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The Centre for Disease Control and Prevention Expository Essay


The Centre for Disease Control and Prevention (2012) explains that “each year, traumatic brain injuries contribute a substantial number of deaths and cases of permanent disability” (p. 1). There is a myriad of factors that cause traumatic brain injuries (TBI) but the main causes are violence and road traffic accidents.

These incidents usually cause anatomical and physiological changes in brain functions thereby causing permanent or temporary changes to the mental system (which may manifest in lifestyle and behavioural changes).

Annually, about 21,000 people are treated in Australia for TBI while cases attributed to road accidents are estimated to be about 33% of this population (Rushworth, 2008).

The cumulative healthcare cost for the treatment and specialised care of TBI patients is estimated to be about $180 million (Brain Injury Australia, 2010).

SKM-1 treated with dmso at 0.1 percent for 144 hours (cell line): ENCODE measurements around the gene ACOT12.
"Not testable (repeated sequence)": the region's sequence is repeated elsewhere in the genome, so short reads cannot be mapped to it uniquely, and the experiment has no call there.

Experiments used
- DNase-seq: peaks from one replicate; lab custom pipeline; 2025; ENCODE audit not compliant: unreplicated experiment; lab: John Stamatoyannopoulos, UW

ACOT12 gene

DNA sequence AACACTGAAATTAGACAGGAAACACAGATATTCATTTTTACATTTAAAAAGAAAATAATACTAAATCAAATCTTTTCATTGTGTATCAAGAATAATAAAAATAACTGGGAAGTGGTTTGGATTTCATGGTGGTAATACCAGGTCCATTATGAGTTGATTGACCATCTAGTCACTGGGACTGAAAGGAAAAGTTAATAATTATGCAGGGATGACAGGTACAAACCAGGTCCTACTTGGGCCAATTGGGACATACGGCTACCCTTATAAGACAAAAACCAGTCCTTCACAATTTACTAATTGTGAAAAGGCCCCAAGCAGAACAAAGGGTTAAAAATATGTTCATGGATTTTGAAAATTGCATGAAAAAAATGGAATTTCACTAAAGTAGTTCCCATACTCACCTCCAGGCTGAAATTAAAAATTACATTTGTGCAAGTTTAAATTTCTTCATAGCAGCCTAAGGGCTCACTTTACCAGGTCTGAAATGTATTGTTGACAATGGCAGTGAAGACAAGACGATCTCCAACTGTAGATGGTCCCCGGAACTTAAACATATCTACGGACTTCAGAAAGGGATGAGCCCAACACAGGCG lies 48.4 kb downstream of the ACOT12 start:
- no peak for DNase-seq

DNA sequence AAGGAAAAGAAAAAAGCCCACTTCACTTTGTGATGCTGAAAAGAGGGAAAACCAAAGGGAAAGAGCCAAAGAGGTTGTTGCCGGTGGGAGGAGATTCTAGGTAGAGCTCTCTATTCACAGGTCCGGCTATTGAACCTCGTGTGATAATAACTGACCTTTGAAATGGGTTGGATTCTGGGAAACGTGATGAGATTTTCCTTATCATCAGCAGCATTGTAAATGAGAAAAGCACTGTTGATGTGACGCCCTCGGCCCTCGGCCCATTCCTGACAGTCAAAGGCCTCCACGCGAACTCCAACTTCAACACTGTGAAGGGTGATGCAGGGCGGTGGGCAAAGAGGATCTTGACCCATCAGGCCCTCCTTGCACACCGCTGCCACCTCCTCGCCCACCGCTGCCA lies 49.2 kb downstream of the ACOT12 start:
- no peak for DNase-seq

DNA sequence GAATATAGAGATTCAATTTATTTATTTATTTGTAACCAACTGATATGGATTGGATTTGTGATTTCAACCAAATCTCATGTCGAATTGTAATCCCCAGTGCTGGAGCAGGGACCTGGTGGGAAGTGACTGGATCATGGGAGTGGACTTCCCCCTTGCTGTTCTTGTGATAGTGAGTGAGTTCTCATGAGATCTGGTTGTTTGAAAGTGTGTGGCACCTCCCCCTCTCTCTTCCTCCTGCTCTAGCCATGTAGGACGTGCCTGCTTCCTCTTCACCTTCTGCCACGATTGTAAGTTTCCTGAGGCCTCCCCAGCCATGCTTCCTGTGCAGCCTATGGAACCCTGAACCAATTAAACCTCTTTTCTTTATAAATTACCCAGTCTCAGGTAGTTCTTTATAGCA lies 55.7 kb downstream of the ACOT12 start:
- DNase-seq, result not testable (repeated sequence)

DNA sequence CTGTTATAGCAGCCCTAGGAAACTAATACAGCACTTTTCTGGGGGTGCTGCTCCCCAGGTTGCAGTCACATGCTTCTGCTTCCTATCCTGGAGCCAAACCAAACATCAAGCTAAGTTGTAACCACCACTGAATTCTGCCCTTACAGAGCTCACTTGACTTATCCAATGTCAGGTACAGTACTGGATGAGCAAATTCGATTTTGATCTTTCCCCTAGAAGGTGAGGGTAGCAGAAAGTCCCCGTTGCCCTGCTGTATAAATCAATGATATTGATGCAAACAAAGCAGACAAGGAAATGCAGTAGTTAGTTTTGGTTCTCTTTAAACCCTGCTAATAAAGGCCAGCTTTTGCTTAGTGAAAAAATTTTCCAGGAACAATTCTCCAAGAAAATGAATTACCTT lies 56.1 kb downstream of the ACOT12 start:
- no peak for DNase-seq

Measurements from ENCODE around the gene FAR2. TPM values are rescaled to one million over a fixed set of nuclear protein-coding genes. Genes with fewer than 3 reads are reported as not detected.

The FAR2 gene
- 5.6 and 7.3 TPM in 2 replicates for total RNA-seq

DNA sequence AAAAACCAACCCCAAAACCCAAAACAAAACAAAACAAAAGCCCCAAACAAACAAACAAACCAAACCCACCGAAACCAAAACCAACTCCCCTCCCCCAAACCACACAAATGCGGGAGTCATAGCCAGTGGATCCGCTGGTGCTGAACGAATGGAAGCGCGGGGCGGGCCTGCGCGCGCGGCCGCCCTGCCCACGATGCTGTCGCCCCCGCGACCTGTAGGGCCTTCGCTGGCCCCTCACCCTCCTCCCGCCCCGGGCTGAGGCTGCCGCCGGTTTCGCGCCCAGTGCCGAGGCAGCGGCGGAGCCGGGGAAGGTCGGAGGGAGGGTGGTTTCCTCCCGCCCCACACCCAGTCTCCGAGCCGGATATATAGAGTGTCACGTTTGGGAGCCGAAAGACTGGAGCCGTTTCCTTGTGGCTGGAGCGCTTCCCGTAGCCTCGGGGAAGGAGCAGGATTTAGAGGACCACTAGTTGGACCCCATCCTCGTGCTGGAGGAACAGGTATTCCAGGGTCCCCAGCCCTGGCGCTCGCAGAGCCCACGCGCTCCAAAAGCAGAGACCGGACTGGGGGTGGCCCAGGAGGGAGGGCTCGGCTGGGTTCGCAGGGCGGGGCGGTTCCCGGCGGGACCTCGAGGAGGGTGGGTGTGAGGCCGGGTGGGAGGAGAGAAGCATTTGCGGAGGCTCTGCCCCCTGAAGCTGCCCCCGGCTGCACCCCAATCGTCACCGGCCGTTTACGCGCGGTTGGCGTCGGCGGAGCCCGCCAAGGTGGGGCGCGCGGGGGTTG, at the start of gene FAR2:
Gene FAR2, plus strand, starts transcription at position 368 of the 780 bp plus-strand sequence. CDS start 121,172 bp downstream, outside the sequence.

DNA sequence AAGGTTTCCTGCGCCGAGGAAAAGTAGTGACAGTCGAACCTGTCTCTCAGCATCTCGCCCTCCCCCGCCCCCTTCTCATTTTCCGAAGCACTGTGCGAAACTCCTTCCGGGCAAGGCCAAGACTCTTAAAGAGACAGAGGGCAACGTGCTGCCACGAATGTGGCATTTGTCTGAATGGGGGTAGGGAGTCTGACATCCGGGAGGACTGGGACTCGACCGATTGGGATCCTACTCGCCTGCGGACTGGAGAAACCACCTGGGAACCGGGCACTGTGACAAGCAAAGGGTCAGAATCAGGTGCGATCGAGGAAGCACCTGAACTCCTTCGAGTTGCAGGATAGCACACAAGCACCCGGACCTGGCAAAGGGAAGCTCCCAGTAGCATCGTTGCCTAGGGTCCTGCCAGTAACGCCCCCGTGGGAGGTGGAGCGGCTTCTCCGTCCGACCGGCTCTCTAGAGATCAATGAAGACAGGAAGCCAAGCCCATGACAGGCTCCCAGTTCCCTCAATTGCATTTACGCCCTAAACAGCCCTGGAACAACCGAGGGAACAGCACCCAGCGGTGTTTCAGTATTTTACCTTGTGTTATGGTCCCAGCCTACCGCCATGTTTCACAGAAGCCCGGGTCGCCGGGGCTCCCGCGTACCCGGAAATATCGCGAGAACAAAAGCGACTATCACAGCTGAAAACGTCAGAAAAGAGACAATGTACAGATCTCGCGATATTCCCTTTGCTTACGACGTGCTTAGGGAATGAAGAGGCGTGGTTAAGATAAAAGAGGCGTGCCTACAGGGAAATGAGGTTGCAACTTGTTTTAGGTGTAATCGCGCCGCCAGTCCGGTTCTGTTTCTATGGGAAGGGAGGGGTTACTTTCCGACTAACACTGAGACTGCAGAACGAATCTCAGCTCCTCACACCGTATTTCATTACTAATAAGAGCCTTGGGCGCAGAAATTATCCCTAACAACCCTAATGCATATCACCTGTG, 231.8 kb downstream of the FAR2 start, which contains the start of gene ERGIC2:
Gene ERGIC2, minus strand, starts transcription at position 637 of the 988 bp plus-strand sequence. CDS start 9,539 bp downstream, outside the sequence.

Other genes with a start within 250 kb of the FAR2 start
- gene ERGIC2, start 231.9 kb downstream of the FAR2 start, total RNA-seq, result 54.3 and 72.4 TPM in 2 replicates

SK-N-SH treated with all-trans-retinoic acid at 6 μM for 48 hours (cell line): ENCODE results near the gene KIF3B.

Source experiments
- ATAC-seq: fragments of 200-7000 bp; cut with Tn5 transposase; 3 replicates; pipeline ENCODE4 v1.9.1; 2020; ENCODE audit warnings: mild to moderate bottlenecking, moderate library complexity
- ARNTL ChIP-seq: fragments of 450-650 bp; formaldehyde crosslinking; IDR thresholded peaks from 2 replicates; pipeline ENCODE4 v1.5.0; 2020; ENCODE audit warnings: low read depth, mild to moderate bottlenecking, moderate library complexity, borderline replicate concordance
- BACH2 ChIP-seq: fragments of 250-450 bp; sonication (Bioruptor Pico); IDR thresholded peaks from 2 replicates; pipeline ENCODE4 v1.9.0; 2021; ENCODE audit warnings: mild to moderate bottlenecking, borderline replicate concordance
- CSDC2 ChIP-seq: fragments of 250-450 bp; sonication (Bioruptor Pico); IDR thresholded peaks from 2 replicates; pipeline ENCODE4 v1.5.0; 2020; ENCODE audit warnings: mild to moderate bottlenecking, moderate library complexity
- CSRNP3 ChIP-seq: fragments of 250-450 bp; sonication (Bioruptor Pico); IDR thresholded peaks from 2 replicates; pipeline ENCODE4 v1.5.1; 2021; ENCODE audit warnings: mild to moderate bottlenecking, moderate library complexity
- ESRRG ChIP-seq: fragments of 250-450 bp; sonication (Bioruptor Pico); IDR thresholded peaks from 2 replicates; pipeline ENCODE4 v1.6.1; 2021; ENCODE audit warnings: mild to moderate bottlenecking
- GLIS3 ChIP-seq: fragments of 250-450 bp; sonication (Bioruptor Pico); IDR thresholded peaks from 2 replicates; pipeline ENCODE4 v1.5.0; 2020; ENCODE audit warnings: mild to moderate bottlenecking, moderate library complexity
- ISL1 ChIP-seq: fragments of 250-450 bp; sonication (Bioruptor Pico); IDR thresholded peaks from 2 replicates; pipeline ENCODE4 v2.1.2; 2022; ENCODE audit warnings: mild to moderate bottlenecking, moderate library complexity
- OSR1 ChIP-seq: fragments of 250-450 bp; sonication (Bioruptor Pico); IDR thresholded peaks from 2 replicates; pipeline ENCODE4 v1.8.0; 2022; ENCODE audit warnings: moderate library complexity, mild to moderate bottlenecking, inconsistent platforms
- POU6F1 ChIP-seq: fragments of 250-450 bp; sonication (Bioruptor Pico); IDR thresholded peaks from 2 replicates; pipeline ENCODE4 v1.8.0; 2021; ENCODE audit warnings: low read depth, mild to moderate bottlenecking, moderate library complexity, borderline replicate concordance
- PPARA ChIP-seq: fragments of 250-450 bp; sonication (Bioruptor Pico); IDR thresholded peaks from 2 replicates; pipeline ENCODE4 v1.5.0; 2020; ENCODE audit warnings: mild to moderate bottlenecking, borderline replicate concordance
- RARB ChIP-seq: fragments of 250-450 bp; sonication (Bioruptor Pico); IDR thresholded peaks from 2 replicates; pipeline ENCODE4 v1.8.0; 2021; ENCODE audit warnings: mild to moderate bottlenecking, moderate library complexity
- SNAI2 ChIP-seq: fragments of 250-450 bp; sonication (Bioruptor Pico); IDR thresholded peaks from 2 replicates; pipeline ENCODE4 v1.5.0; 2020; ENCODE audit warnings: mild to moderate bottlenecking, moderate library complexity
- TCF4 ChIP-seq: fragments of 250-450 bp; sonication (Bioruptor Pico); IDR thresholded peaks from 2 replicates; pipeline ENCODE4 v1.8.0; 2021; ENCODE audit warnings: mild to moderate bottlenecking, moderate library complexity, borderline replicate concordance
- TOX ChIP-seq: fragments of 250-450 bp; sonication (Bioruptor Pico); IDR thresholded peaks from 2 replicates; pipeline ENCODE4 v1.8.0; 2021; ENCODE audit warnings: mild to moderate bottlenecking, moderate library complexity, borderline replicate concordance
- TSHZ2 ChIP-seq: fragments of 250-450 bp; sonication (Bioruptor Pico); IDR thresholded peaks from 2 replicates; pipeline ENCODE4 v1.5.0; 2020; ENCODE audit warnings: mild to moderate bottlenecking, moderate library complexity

By any standard, such figures are high and there is a need to improve the efficiency of treatment and specialised care plans to reduce the health burden that TBI patients have on the Australian healthcare system.

From this background, this paper analyses the influences of socio-cultural and psychological factors on patient recovery of TBI.

Traumatic Brain injuries after Accidents for Young Adults in Australia

This paper has already established that traumatic brain injuries are often caused by road accidents or violence. In Australia, about two-thirds of the total patient population admitted to be suffering from severe or extreme forms of TBI are usually victims of road accidents.

Violence and falls constitute the second most probable cause of TBI-related complications. Majority of patients admitted because of TBI related complications are usually young adults aged from 15 years to 25 years (some researchers and medical journals explain that the incidence of TBI among young adults stretch to males aged up to 35 years) (Khan, 2003).